Almost eight years ago, I was a divorced woman living in the house I had owned since 1989. However, I had become unemployed about 6 months before my husband left me. I was given alimony for eighteen months, was allowed to keep the house, for which we had already fallen behind in paying the mortgage, and my ex was given all of the bills we had. Unfortunately, he was diagnosed with cancer, and all debts and obligations were then turned back to me. . . . In the time I was unemployed I was trying to get a business idea going—in upholstery. My husband had been instrumental in helping get business, but I still managed to bring in some of my own . . . just not enough to save my house, and it was foreclosed in February 2008, at which time my parents took me in and gave me a home to live in.
At that time, they were both in good health, but were still glad to have me here, as they were nearing their eighties and could use some help and other company around the house. Since I moved in here, my parents have been hospitalized several times—three for Mom, and my Dad, four. At this point, they are 82 and 87 respectively. Mom has Parkinson’s and Mild Cognitive Disorder, and takes meds for blood pressure, depression, bone density loss, etc., and at 5’6″ only weighs 87 pounds. Dad has mobility issues and hearing loss. He’s 87, so you know there is some memory loss for him as well, although not near the scope of Mom’s; just normal aging, and maybe a selective memory.
I am one of five adult children in our family, but the only one without a spouse. I have a son and daughter, and my daughter has given me a beautiful granddaughter, with a grandson coming in March 2014. One other bonus to this caregiving situation is that I have been able to watch my grand-daughter more than most grandmas can. And the real bonus is she knows her grandparents better than many children ever get to. On top of that, they [my parents] love having her around . . . she brings such joy to their lives. I think it adds so much to their lives, and I believe they would, and do, say the same.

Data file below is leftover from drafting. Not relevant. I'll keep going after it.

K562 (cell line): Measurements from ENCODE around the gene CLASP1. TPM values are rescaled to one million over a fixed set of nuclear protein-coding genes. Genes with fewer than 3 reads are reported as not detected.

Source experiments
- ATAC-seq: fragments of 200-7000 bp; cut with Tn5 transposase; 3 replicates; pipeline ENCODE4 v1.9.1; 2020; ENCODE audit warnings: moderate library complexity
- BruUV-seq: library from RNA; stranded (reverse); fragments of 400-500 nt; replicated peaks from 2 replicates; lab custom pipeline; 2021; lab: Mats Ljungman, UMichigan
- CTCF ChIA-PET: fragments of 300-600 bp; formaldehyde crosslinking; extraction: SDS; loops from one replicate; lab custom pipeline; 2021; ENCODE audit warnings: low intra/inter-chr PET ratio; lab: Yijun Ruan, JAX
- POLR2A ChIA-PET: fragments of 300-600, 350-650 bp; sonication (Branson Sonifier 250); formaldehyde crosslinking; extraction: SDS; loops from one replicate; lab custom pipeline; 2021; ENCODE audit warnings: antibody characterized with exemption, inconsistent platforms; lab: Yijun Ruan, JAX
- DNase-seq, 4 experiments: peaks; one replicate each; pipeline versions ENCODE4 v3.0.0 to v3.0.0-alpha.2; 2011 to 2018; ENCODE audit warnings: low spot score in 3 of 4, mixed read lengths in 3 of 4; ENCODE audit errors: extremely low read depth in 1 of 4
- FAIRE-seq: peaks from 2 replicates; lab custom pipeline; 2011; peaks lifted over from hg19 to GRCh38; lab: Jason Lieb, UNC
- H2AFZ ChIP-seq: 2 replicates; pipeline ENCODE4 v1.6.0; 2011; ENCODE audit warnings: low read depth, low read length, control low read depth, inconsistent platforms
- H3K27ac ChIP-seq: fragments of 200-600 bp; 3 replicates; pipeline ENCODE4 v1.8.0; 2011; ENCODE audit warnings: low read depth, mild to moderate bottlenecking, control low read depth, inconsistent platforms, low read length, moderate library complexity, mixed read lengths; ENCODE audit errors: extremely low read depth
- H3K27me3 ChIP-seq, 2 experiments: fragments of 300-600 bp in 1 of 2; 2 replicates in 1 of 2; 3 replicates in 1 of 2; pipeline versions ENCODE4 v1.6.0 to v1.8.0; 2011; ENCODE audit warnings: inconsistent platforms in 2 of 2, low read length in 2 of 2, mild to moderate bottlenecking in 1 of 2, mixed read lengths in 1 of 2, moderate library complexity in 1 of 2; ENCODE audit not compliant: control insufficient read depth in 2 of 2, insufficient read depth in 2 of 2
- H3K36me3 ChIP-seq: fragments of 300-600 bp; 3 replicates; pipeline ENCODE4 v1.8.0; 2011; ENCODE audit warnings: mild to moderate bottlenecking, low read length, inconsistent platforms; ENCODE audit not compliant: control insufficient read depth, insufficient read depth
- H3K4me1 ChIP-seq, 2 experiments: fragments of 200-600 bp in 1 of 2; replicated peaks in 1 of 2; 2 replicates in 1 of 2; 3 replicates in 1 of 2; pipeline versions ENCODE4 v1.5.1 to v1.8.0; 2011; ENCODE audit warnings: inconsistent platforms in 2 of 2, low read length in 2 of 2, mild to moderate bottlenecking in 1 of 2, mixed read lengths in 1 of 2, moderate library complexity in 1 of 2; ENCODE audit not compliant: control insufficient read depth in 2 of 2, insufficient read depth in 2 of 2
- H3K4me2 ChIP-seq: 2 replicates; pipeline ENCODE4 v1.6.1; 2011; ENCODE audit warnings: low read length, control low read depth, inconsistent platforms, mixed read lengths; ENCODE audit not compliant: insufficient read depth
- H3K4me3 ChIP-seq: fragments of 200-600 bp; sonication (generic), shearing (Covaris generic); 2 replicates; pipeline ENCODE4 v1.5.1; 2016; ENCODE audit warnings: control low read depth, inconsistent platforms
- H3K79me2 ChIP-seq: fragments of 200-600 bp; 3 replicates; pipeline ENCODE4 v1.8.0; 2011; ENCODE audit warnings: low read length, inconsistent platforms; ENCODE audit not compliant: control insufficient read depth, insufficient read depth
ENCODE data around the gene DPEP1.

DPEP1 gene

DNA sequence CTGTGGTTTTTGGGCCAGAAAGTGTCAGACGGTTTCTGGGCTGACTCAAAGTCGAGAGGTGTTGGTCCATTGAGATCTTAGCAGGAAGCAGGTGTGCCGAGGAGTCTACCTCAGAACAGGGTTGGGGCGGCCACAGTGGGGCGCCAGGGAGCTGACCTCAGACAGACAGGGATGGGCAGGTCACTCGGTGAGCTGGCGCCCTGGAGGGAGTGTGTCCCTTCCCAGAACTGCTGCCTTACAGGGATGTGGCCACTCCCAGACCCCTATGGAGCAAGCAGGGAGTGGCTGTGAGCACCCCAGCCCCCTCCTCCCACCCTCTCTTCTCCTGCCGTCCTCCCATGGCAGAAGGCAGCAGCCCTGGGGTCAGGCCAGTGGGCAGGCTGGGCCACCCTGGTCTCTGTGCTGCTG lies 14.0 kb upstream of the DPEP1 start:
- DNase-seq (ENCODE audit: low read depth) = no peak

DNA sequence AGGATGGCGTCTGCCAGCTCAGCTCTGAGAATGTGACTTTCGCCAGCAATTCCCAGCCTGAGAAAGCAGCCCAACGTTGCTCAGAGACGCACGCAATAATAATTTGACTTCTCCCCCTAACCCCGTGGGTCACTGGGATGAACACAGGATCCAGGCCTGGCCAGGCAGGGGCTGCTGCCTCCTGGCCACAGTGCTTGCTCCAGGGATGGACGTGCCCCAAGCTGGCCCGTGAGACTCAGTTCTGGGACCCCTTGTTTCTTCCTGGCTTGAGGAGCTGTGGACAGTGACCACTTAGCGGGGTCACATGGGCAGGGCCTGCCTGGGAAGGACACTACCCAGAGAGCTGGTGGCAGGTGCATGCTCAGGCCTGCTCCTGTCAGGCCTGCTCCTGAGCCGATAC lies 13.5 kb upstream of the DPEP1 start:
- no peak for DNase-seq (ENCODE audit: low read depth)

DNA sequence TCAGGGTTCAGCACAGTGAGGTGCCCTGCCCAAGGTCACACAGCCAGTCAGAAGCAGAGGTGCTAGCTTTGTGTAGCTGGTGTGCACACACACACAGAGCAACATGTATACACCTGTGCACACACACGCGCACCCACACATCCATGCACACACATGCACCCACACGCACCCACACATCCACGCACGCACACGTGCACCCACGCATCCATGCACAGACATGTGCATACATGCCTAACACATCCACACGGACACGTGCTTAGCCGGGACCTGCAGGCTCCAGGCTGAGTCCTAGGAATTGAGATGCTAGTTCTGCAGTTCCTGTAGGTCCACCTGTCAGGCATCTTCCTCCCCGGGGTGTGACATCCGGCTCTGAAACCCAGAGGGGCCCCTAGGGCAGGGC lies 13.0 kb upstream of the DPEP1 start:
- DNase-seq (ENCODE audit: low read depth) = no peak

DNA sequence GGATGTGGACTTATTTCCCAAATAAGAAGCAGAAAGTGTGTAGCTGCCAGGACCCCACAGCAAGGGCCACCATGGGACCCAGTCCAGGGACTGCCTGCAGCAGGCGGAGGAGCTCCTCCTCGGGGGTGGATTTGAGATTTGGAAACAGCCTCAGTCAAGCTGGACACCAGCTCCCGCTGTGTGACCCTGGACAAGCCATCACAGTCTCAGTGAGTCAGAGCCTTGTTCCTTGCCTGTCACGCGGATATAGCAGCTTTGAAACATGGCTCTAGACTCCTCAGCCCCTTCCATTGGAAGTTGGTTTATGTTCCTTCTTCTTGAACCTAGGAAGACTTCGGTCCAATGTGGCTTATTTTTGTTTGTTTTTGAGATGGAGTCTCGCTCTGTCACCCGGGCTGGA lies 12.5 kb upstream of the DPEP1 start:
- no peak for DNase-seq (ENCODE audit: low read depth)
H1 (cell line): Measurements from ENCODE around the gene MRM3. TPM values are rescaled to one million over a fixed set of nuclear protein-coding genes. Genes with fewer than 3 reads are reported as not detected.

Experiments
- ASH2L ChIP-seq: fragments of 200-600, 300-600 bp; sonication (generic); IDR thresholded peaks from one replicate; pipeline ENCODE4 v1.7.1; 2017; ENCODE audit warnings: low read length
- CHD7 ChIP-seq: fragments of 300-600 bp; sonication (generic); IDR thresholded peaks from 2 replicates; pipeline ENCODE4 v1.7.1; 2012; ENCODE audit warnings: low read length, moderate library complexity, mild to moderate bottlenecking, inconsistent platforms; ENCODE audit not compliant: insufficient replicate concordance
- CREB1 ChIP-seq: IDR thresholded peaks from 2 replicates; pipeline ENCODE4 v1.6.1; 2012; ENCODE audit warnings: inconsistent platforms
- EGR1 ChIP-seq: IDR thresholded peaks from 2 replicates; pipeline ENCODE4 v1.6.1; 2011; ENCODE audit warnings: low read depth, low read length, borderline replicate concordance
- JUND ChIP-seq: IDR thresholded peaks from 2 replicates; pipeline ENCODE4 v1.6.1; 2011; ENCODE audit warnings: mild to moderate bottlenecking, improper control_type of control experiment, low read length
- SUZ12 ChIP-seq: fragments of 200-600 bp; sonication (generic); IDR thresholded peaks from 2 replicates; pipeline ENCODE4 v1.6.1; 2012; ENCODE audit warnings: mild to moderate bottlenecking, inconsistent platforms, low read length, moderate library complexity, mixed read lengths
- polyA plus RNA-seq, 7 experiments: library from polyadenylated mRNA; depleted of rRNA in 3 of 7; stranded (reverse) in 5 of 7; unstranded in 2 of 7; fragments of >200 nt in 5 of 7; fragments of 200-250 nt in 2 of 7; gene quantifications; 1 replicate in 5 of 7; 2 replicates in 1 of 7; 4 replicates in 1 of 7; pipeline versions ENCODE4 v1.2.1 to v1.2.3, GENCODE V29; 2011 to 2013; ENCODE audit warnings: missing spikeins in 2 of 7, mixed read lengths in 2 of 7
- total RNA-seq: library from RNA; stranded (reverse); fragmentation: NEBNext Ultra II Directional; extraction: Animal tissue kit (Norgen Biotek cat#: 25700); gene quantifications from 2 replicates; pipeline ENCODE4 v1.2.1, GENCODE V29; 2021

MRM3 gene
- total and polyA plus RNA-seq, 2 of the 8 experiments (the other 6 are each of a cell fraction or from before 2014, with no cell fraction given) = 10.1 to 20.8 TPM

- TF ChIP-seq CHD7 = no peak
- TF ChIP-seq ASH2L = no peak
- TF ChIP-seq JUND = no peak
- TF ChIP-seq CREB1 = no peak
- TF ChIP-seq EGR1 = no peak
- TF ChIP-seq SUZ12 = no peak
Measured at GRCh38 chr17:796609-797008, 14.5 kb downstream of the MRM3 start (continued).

Yes, it is sometimes hard to deal with some situations. And, yes, some of this may only get harder, I know that it probably will. But I am prepared and do all the research I can to give them the best care I can. I not only am their caregiver, but I am their shopper, cook, cleaner, companion, and for mom, driver. I go to all of Mom’s appointments with her, and drive her to any other places she needs to go. I have fears of what my life will hold when the sad day comes and they are both gone, but i have faith that everything will work out. I love being able to do this for them, even if I have met some resistance and doubt from some of the family members in the past. All in all, I know how grateful my parents are to stay in the home they have lived in for 40 years, a large Colonial House, without worrying about being alone with no help. But I am also grateful that i was in a position to do all of this for them as my last gift to them for being the most excellent parents, and people I know.
-Dee (Topeka, KS)
To see the original story from The Family Caregiver Alliance, click here.